I’m sorry you had to die

To make me sorry

You’re not here now.

Nor were the fits of howling and night terrors that woke Kingsley in his later years a new development. As a young signals officer he had splashed onto the Normandy beachhead only a month after D-Day — his first trip abroad — but he had always been subject to what we now call panic attacks. From childhood he had suffered screaming fits. When he was 18 and the City of London School had been evacuated to Marlborough, his housemaster’s wife had to comfort him in the middle of the night when these fits woke him up. When his first wife Hilly was about to have their third child, he was frightened to go to the callbox by himself to summon the midwife and had to take Martin with him. Martin was then aged four. After his second wife, the novelist Elizabeth Jane Howard, left him, he was petrified of being alone and his children had to organise a rota of Dadsitters. He was so terrified of finding himself in an empty tube train that when he and Jane were living out in Barnet, he would choose to travel in the rush hour for his sorties to the Garrick Club.

This sensitivity was immediately obvious when you met him and made him even more attractive. As the pictures in this generously produced biography show, he was dazzlingly handsome as a young man and all his life he had a charming voice, hesitant but not diffident, and somehow confidential as though he was talking to you alone. He seemed quite extraordinarily natural in a way that made other people in the room seem loud or forced, and as John Bayley, who met him first at Oxford, pointed out, ‘The natural Amis stayed with him all his life alongside the other one.’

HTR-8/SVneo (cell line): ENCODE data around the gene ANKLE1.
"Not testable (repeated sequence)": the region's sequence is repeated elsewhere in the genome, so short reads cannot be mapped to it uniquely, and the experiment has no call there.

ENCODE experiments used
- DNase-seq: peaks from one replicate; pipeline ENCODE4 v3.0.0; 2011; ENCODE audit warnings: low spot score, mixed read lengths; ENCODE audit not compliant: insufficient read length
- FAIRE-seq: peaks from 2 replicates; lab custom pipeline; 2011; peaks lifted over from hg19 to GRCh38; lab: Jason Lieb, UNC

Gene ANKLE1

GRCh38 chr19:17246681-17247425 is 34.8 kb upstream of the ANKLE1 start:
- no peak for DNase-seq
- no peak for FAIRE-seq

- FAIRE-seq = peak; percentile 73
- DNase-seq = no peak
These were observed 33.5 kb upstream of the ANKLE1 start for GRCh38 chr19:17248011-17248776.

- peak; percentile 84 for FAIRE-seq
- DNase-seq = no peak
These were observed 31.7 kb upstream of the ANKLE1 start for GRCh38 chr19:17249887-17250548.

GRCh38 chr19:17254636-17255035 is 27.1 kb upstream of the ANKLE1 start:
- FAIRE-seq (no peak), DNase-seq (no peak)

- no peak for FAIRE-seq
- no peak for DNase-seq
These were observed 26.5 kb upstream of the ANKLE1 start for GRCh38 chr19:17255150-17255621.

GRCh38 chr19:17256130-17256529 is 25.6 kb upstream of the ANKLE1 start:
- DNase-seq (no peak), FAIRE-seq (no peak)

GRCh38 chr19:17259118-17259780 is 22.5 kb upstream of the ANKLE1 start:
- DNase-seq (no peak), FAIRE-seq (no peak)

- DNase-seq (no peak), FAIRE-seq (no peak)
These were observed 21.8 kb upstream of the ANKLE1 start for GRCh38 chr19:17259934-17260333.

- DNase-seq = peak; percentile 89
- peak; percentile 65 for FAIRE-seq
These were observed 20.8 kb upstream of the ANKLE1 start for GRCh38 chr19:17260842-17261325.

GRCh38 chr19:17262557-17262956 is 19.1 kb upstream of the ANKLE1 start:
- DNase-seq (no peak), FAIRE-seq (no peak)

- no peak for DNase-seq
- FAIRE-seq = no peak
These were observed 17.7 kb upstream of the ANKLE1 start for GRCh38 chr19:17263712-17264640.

Nor were these qualities superficial or put on. He was a tactful consoler and capable of great generosity to people in trouble. Although his household at Barnet already contained at least eight assorted adults — they also entertained on a heroic scale — he readily assented when Jane invited the dying C. Day Lewis and his wife Jill Balcon to come and live with them, despite the fact that he didn’t much like Day Lewis and Jane had once had a brief fling with him.

Sometimes this generosity hardened into an ossified bar code: he was pernickety that everyone should stand his round and behave like a good fellow. It was an offence against the laws of hospitality to say to a lunch guest, ‘Shall we go straight in?’ There was no keener member of the 1400 Club at the Garrick, composed of those barflies who thought it poor form to sit down before 2 pm. Like Richard Burton, he believed that ‘the man who drinks on his own’ was scarcely human.